Posted by lynnemariefox on October 5, 2012
Today our keynote was Rachel Hack of Google. Her presentation addressed the Google Fiber Kansas City project. She described the project, showed some video, and talked about what has happened in the inaugural Google Fiber city and how librarians can play a role. Kansas City was chosen due to the available partnerships, good infrastructure and a business friendly economy. They also offered opportunities for digital inclusion of the approximately 25% of KC households without current internet connections. A special pricing program will encourage these households to participate. Google hopes this will be life changing for these households.
[Author comment: don’t get carried away by Google’s generosity. Much in the same way that cable companies achieved regional dominance in some marketplaces in the 70s and 80s, Google hopes to be the dominant player in internet, television and communication services and is testing that theory in KC. Let’s not forget that residents are committing to multiple year contracts to qualify to have fiber run in their neighborhoods. Initial results show that the have nots didn’t qualify and special pricing and installation plans are the result of pressure from organizations and city government to spread fiber to lower income areas.]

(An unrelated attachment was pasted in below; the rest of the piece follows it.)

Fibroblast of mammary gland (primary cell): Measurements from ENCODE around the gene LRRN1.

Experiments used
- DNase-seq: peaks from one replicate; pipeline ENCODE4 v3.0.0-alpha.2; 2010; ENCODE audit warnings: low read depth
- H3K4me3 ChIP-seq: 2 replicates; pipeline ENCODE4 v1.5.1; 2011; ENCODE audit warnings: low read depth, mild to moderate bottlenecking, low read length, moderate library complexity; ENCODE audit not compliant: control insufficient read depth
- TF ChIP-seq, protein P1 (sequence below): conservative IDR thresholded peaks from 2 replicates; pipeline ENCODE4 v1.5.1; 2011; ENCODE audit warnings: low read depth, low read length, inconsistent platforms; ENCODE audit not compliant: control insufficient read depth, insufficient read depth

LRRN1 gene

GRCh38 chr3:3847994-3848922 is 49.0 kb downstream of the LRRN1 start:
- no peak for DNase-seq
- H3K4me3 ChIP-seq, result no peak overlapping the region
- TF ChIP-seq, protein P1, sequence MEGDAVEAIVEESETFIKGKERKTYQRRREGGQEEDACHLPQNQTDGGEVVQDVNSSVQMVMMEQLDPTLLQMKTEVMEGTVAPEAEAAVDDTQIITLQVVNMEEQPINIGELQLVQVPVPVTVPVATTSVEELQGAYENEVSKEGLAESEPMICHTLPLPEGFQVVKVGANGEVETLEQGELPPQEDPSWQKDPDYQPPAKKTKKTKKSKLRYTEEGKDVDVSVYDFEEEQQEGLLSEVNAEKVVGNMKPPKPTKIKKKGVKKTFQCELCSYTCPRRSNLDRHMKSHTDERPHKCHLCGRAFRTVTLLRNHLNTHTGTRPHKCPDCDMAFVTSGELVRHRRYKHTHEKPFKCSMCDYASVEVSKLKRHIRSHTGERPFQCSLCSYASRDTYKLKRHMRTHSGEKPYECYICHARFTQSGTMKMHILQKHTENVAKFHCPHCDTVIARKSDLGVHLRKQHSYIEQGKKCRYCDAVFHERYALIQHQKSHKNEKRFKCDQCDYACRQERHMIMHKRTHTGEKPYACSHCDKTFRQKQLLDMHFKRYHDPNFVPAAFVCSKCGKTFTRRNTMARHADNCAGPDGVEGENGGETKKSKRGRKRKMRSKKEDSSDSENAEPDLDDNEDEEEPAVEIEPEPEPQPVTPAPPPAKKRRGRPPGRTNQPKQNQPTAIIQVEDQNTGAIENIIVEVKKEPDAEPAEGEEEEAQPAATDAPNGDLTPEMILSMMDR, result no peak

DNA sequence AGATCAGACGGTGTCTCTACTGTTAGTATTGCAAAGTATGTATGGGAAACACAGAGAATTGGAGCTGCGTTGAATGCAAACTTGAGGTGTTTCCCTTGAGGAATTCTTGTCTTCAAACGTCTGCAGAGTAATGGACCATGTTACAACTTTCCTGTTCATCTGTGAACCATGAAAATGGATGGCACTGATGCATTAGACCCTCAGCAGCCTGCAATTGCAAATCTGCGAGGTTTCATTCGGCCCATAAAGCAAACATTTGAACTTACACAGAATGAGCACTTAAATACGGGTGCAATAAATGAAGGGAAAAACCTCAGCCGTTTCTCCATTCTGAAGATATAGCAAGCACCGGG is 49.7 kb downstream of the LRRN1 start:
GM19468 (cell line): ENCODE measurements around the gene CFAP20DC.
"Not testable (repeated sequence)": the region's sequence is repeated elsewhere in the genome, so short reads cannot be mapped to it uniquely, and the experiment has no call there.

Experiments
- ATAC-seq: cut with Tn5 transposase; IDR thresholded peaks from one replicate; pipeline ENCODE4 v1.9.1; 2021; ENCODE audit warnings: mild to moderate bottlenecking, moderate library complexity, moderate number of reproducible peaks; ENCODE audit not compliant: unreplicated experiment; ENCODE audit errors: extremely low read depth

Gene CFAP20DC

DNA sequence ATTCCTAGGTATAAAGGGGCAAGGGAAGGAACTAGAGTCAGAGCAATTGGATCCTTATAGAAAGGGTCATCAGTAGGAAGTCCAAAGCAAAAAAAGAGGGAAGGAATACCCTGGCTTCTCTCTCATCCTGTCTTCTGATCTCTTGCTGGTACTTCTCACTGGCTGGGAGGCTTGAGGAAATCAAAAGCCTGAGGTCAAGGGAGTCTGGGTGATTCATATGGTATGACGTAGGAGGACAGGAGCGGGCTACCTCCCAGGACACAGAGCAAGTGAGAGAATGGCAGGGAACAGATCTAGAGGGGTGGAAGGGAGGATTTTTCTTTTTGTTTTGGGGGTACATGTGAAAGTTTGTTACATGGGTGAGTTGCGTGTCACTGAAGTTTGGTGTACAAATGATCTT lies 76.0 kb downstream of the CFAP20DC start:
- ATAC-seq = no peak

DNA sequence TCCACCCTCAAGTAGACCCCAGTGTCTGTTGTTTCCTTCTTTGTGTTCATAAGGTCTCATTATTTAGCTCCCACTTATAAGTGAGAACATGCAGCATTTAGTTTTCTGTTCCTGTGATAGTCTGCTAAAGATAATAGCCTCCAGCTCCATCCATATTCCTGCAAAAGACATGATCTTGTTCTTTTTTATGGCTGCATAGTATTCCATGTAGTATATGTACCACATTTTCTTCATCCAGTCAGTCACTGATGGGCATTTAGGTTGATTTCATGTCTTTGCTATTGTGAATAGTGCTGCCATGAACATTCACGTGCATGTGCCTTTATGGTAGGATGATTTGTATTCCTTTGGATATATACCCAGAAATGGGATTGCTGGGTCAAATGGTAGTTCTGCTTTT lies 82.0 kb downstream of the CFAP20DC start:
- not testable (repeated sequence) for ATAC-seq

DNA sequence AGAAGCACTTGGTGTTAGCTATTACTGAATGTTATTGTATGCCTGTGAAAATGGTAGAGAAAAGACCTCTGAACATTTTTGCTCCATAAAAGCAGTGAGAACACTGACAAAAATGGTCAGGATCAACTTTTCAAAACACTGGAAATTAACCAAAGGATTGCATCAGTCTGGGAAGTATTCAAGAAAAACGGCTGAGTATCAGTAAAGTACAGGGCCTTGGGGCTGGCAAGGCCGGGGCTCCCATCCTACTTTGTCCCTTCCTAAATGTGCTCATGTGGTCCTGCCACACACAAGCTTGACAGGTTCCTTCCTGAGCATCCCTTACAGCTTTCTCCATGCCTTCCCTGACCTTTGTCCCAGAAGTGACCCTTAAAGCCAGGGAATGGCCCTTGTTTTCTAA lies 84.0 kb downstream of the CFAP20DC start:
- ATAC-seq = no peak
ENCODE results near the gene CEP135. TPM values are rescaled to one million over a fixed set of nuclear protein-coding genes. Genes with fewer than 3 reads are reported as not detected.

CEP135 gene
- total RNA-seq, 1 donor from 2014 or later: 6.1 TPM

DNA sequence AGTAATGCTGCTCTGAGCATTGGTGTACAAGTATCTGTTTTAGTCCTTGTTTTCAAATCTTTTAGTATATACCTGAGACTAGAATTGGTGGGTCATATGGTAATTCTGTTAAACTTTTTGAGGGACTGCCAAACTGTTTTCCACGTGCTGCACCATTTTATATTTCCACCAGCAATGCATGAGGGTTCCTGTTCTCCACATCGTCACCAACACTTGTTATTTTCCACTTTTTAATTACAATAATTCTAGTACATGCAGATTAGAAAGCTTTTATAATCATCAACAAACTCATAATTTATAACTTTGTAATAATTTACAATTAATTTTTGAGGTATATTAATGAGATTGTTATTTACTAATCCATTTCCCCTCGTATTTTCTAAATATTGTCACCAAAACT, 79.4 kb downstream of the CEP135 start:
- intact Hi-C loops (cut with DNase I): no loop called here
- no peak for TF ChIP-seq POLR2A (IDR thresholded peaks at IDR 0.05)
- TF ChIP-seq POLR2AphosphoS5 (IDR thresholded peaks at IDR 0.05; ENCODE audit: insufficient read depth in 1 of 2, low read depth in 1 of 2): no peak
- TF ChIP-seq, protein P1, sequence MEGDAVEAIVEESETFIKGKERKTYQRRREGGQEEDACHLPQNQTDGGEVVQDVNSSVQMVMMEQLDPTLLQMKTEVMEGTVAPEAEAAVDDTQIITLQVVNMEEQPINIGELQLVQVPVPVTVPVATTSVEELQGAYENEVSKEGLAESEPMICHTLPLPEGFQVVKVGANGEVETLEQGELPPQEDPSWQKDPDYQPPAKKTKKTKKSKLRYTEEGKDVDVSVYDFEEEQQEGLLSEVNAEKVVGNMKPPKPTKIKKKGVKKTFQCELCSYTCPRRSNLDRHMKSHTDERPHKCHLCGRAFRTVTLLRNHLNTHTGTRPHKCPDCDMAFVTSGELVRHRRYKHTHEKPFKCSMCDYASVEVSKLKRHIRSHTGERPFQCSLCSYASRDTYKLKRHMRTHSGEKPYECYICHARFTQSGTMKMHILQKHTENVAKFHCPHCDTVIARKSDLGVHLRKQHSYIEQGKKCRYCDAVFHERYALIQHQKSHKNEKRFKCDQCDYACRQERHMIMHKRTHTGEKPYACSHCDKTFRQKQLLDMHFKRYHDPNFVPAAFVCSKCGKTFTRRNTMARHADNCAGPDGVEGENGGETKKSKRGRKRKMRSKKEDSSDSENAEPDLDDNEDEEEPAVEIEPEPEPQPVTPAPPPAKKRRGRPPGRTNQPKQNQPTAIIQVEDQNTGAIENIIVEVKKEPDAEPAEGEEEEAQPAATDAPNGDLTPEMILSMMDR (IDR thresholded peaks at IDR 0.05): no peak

Fiber will allow home and business connections to the internet at speeds 100 times faster than currently. Services for internet, television, cloud storage, etc., will be part of packages. One of the benefits will be simultaneous upload and download of large packets of data. Home access at these speeds may revolutionize business productivity and the ability to work at home.
This exciting new development is being rolled out in 200+ “fiberhoods” in Kansas City that were formed by local level community organizing. Schools, government facilities, libraries, community centers were identified by the city government for fiber installation. An additional 22 neighborhoods are being examined for consideration, while neighborhood activists and organizers work toward the required participation rates. Community organizations are also looking at creating grant programs for low income residents to encourage greater participation in the digital future.
Librarians will have opportunities for innovation, training, and tracking the impact of fiber. Libraries will participate, uping their game in the arenas of computing and content creation.
[Lynne M. Fox, University of Colorado Anschutz Medical Campus, Health Sciences Library]